Type 2: This design uses a grip in the form of a thermoplastic sheath for the handle grip that is thermally shrunk onto the metal shaft/handle section. The process effectively creates a heat sealed connection with no cavity between the metal shaft and the plastic grip. This type of design would offer little opportunity for blood to ingress under the plastic grip as theoretically there is no cavity between the plastic grip and metal shaft. The reality MAY be different due to possible imperfections in design, materials used and the production process itself.

ETA: Just noticed that Peter has covered this.

Posted by Hammerite on 12/22/10 at 05:20 PM | #


Raffaele slept with a knife mounted over his bed, is that true? Was that knife checked out?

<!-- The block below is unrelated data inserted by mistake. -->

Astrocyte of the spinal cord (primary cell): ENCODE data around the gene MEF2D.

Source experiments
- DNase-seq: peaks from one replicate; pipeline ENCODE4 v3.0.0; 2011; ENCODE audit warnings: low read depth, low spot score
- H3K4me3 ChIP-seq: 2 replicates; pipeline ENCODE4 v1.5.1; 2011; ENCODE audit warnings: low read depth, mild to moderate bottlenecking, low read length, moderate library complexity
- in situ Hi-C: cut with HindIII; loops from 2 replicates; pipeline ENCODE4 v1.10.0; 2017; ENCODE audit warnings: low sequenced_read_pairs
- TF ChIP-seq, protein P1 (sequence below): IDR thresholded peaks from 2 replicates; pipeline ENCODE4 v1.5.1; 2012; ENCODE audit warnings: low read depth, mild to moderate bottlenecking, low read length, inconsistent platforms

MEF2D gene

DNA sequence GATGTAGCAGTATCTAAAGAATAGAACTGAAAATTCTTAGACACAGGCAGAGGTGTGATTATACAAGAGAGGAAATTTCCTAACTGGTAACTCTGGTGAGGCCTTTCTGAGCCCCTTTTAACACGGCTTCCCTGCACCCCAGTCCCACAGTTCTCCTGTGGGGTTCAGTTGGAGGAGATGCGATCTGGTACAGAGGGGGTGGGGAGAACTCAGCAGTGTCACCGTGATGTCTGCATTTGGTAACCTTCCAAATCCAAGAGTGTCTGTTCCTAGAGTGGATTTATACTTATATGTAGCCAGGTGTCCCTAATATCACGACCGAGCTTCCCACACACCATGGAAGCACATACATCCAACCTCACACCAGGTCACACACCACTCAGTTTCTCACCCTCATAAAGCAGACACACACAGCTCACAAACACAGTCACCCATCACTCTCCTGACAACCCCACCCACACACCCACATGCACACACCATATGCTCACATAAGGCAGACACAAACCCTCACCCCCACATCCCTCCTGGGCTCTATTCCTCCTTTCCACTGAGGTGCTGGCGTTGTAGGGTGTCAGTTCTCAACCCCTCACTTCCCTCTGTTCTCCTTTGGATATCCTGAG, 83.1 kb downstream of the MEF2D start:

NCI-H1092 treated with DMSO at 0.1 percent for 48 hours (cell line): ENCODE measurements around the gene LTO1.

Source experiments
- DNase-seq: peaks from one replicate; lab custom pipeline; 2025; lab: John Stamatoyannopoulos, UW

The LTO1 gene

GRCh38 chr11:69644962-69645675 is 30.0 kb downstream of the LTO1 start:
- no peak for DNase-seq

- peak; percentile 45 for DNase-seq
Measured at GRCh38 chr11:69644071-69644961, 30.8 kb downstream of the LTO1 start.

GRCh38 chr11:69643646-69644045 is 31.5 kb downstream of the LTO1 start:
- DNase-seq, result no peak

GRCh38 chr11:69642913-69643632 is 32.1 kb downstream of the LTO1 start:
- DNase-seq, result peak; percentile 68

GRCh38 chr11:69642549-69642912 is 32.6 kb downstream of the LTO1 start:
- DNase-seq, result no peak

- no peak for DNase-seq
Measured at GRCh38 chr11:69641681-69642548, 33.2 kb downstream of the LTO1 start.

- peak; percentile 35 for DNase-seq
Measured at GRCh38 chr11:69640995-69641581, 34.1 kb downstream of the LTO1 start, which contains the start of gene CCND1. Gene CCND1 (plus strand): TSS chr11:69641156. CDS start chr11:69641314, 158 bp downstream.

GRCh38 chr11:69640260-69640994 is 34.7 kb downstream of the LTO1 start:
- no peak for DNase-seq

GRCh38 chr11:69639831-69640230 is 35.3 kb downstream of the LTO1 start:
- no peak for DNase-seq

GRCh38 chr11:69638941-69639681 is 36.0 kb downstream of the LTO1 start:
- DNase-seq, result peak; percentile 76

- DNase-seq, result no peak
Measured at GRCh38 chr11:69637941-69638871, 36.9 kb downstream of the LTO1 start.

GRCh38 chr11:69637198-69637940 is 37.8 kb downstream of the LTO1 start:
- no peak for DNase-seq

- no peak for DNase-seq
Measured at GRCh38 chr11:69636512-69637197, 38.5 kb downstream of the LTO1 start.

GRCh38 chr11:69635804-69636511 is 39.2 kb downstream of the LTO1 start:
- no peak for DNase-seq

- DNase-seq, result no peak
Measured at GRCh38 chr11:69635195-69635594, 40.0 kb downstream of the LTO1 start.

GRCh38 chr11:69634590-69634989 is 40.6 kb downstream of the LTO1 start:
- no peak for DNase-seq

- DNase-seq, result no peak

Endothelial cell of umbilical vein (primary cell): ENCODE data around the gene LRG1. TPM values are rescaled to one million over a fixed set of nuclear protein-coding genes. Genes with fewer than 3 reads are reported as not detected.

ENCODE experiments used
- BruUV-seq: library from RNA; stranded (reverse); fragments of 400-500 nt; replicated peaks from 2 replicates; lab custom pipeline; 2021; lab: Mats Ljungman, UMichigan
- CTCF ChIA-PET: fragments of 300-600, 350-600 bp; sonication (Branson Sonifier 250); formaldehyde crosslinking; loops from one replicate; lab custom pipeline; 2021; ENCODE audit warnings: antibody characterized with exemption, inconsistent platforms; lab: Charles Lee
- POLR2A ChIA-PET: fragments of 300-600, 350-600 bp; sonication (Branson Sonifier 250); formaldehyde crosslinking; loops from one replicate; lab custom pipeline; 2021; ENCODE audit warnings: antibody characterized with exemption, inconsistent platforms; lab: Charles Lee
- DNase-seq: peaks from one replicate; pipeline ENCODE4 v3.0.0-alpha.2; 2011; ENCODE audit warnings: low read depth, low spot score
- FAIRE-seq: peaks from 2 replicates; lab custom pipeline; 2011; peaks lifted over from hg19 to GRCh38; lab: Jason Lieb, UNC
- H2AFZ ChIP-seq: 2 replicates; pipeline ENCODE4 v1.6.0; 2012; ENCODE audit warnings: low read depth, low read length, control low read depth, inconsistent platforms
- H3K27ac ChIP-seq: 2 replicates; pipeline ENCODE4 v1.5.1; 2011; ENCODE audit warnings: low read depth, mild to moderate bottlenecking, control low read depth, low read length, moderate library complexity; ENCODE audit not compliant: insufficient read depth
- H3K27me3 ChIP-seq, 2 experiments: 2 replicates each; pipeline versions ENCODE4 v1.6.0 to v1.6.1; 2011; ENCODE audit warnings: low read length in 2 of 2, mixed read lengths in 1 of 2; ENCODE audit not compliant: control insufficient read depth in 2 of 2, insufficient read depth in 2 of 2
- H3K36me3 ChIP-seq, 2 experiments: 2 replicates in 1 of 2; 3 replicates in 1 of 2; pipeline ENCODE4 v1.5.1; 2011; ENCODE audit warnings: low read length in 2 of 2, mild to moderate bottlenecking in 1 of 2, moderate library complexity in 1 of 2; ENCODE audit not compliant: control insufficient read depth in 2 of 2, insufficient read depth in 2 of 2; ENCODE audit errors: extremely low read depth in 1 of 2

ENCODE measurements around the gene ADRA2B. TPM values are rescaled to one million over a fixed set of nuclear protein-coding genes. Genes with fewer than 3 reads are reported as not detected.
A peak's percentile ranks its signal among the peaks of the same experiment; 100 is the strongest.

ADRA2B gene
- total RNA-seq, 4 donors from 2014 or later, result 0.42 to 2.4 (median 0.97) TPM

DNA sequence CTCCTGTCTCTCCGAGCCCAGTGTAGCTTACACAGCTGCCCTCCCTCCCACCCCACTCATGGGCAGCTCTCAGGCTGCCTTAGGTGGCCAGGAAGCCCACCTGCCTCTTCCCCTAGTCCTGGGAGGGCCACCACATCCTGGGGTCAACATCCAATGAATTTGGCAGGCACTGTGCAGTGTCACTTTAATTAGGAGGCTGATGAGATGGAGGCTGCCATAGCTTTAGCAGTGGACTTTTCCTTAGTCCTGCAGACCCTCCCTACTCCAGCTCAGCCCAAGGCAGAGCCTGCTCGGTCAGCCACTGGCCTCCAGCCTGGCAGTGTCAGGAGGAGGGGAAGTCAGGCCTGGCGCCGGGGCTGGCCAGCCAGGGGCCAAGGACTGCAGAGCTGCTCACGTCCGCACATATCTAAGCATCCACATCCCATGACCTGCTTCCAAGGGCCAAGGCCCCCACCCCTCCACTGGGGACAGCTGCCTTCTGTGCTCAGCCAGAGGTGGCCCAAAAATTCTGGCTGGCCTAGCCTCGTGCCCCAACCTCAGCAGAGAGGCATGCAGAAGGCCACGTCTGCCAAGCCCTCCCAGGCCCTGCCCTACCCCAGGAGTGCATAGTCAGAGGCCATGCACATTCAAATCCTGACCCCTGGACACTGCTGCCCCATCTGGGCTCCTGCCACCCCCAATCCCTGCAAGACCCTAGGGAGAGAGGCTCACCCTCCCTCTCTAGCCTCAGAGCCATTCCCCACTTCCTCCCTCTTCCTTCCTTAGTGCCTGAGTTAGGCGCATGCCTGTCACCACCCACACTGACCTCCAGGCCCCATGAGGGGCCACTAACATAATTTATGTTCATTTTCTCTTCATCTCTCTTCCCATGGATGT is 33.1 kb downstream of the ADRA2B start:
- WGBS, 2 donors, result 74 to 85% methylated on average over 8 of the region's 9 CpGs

Tom says Curatolo’s testimony will still carry weight. Good. Poetic irony if Knox and Raf were seen clearly by a loner, as they both seem like loners. The heart is a lonely hunter.

Gotta dash. Merry Christmas to all!

Posted by Hopeful on 12/22/10 at 05:39 PM | #

Thank you both Hammerite and Peter for your thorough explanation re this matter, much appreciated!

I can’t wait for the court final outcome on this knife as well as the bra clasp but I suspect that if the knife is ruled as the murder weapon FOA will be screaming planted evidence or contamination right left and centre…they will never tolerate the truth!

Posted by tempusfugit on 12/22/10 at 05:57 PM | #

Hi Hammerite “ETA: Just noticed that Peter has covered this.”

Only in the sense that I was attempting to channel your fascinating deductions on PMF and it turns out you channel yourself much better.

A full post with images sure would help us all a lot.